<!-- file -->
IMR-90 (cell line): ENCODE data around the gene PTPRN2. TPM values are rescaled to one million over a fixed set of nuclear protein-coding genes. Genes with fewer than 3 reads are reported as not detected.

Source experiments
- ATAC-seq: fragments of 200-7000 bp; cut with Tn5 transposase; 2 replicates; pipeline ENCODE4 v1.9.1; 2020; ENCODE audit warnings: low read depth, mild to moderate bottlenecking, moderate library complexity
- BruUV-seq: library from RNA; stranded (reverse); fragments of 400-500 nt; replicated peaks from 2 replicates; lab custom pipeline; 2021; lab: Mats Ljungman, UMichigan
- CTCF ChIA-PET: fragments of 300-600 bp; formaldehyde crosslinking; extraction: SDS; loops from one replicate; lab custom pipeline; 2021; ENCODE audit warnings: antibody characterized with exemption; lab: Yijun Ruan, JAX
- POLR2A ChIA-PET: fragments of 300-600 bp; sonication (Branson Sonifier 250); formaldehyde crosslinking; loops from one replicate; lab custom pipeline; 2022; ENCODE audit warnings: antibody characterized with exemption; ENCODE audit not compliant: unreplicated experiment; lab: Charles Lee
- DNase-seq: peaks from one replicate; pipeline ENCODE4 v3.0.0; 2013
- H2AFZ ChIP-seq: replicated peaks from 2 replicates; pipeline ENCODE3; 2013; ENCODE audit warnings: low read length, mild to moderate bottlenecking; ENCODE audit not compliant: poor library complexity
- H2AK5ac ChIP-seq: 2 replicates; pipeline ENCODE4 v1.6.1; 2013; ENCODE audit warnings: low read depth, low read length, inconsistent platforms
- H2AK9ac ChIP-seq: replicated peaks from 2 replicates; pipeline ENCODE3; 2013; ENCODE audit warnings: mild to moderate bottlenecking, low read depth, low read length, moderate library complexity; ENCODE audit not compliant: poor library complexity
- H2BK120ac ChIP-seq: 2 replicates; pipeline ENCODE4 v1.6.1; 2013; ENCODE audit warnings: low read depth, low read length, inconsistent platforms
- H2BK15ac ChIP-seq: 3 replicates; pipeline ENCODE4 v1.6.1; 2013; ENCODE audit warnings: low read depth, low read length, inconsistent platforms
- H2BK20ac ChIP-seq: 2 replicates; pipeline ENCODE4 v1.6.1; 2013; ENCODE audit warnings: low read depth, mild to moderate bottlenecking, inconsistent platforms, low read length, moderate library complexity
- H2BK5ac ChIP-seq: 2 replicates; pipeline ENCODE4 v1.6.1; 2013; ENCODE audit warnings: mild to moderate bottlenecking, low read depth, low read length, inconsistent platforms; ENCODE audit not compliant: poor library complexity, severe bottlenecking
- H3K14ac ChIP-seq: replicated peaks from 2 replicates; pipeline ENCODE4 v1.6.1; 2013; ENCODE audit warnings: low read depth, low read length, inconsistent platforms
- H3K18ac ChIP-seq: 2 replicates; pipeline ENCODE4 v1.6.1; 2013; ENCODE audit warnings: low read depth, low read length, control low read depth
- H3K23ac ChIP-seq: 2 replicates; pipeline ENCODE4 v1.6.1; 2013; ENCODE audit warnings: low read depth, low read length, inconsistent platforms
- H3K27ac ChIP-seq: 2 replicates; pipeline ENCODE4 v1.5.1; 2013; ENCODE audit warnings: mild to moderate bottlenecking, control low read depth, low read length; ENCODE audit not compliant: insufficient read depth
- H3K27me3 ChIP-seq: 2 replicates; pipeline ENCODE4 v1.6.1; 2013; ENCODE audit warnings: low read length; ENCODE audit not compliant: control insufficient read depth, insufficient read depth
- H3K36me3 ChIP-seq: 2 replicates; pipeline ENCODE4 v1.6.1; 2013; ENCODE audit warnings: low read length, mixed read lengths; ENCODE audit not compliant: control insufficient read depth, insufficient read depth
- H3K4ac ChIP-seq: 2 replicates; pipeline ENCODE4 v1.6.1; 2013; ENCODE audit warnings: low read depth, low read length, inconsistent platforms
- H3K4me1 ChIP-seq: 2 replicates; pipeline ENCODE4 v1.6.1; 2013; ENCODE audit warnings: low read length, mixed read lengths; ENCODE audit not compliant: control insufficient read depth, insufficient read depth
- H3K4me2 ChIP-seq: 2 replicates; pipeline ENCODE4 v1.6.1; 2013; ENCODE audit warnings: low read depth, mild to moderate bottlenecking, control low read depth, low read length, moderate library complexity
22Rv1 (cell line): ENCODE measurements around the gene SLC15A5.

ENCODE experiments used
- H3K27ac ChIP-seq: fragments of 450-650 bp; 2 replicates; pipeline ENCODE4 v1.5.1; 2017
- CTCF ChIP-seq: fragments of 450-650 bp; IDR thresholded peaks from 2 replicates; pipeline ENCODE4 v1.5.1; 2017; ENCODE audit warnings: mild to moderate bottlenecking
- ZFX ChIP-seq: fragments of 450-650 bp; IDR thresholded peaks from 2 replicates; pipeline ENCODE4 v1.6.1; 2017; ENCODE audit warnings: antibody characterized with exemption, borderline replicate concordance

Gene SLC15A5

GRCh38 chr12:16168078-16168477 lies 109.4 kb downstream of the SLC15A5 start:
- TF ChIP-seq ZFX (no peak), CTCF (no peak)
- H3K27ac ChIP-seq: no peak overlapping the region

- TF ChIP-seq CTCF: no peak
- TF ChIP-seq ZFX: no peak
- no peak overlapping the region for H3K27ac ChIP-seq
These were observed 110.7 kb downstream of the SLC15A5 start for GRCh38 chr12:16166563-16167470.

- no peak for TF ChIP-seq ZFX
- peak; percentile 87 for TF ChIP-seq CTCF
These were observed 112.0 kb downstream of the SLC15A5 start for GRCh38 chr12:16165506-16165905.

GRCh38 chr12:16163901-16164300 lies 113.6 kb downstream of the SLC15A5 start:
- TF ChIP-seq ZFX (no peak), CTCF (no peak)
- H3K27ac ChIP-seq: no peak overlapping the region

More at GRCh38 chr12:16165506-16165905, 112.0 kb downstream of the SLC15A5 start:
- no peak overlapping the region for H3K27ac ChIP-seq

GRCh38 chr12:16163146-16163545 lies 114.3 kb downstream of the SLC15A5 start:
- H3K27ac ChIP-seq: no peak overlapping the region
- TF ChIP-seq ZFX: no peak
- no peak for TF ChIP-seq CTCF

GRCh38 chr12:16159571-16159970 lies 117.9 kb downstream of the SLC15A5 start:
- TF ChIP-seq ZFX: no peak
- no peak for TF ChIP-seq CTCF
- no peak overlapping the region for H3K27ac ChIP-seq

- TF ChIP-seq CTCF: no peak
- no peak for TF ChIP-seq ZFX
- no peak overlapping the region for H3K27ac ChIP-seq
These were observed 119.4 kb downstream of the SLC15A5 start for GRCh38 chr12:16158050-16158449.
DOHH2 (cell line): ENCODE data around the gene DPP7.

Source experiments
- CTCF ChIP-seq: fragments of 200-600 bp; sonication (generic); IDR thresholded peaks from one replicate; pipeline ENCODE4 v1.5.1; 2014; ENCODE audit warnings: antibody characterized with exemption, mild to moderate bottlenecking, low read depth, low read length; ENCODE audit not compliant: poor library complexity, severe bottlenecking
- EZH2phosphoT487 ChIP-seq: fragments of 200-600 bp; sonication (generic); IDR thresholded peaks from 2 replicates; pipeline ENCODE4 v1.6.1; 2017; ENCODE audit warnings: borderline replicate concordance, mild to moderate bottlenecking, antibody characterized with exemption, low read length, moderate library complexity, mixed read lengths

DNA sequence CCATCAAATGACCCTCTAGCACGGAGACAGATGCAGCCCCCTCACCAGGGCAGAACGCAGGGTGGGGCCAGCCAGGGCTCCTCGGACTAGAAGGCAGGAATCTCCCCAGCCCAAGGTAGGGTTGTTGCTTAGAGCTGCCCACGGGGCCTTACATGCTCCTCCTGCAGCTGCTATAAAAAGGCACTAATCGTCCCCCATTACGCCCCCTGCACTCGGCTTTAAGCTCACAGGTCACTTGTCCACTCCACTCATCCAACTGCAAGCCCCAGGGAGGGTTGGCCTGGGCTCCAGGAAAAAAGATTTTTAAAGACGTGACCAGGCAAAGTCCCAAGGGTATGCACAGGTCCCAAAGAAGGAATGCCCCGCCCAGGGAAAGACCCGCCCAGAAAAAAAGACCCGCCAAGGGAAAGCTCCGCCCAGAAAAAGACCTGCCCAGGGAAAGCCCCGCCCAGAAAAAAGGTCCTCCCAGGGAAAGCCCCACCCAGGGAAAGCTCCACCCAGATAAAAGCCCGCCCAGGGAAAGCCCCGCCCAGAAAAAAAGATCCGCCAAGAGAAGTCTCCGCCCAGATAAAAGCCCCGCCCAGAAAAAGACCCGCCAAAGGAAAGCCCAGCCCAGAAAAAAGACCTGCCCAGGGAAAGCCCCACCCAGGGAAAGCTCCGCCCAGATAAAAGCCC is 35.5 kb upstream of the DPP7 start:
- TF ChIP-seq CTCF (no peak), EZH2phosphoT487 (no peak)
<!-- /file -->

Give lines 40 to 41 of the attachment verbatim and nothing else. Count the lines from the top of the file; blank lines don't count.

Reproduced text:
GRCh38 chr12:16163901-16164300 lies 113.6 kb downstream of the SLC15A5 start:
- TF ChIP-seq ZFX (no peak), CTCF (no peak)